I thought that that weight must be wrong, but the wiki agrees… I have seen caribou in person and I saw whitetails probably once a week growing up in Montana, and I say that caribou simply look “big” in a way whitetails don’t. I am surprised that the top weights are so similar.

  24. #24 Dartian
    October 29, 2010

    Alan:

    I thought the North American moose were recent immigrants from Eurasia

    That’s correct. Molecular data (mtDNA in particular) suggest that all modern-day North American moose share a last common ancestor (to the exclusion of all thus far sampled Eurasian moose) that may have lived as recently as 15,000-14,000 years ago; Alces alces probably spread to North America somewhere around that time.

    is there any sign in the fossil record of them interbreeding with Cervalces

    As far as I can tell, there are no such signs.

    William:

    the Florida Key deer being both the southernmost and the smallest whitetails

    Nitpick: Key deer are not the southernmost white-tailed deer; Odocoileus virginianus is distributed throughout Central America and has spread well into the northern parts of South America.

    Re chromosomal polymorphism in moose and wild boar: wow, that is cool, didn’t know about that.

    IIRC, wild boar chromosome number polymorphism was first discovered in the 1960ies in the US, among introduced animals. It has since been discovered in several native Eurasian populations. Arroyo Nombela et al. (1990), for example, found in their southern Spanish study population boars with three different kinds of chromosome number: 2N = 36, 2N = 37, and 2N = 38, respectively (and there were no obvious phenotypical differences between the animals).

    Vladimir:

    These errors make much of the data in the paper impossible to interpret.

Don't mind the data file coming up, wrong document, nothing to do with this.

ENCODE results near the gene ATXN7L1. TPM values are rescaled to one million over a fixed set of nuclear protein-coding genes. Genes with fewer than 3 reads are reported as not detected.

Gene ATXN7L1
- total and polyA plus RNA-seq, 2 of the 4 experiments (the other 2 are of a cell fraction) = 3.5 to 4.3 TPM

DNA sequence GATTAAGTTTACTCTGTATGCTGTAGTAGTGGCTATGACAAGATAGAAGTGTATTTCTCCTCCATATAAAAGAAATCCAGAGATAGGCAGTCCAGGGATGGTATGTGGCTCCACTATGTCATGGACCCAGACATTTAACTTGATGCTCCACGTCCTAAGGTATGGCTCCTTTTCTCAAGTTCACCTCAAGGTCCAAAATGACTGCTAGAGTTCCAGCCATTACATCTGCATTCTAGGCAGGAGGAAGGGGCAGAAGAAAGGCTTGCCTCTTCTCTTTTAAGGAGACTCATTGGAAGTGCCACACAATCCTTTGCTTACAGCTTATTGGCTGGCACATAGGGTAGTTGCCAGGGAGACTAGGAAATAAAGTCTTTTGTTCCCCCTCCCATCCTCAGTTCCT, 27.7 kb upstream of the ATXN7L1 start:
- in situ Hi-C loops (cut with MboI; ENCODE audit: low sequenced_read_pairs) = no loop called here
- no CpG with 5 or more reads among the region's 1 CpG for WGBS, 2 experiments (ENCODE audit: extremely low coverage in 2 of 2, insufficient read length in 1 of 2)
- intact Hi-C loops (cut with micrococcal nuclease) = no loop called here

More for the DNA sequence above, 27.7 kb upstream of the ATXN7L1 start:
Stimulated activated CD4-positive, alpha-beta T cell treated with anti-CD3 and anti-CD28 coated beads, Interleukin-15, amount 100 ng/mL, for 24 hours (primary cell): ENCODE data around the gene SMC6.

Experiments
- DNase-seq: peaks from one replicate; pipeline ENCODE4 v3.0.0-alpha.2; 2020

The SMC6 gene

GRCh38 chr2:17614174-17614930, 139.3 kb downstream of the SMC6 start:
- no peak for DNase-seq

Well, it is a review paper. Did you look up the original references, especially G. G. Boeskorov’s 1996 and 1997 papers? (I couldn’t get access to those two, and they are in Russian, which I can read only with considerable difficulty.)

    Kelly:

    caribou simply look “big” in a way whitetails don’t

    I agree, but looks are often deceptive. And visual size estimation of animals, in particular, can be surprisingly tricky; many of us have – unconsciously – preconceived notions about how big, or how small, certain animals ‘should’ be.

    Reference:

    Arroyo Nombela, J.J., Rodriguez Murcia C., Abaigar, T. & Vericad, J.R. 1990. Cytogenetic analysis (GTG, CBG and NOR bands) of a wild boar population (Sus scrofa scrofa) with chromosomal polymorphism in the south-east of Spain. Genetics, Selection, Evolution 22, 1-9.

  25. #25 Darren Naish
    October 29, 2010

    On chromosomal polymorphism in wild boar, it should be pointed out that the polymorphism seems to be taxonomically or phylogenetically ‘specific’: it is not random within populations as perhaps implied above. So, the range of chromosomal variation present in Spanish boars (2n = 36, 37 or 38) – also seen in, for example, boars in the Piedmont region of Italy – probably reflects the fact that the region has been artificially stocked with animals brought in from diverse, far-flung populations (Macchi et al. 1995). West European boar seem to be 2n = 36, eastern European ones are 2n = 38, and central Asian and far east Asian ones includes both 2n = 36 and 38 populations. Domestic pigs are 2n = 38.

    I was originally hoping that this variation might partition neatly among boar subspecies, but it doesn’t: Sus scrofa scrofa alone, for example, has populations with 36, 37 and 38 chromosome pairs; S. s. lybicus of south-eastern Europe, Turkey and the Nile Delta has 38 pairs across most of its range but 37 in Azerbaijan; and S. s. nigripes of the Tienshan region has 36 or 37 pairs (Groves 1981).

    Refs – -

    Groves, C. 1981. Ancestors for the Pigs: Taxonomy and Phylogeny of the Genus Sus. Technical Bulletin 3, Department of Prehistory, Research School of Pacific Studies, Australian National University, pp. 96.

    Macchi, E., Tarantola, M., Perrone, A., Paradiso, M. C. & Ponzio, G. 1995. Cytogenetic variability in the wild boar (Sus scrofa scrofa) in Piedmont (Italy): preliminary data. Ibex J.M.E. 3, 17-18.

  26. #26 William Miller
    October 29, 2010

    >>Key deer are not the southernmost white-tailed deer; Odocoileus virginianus is distributed throughout Central America and has spread well into the northern parts of South America.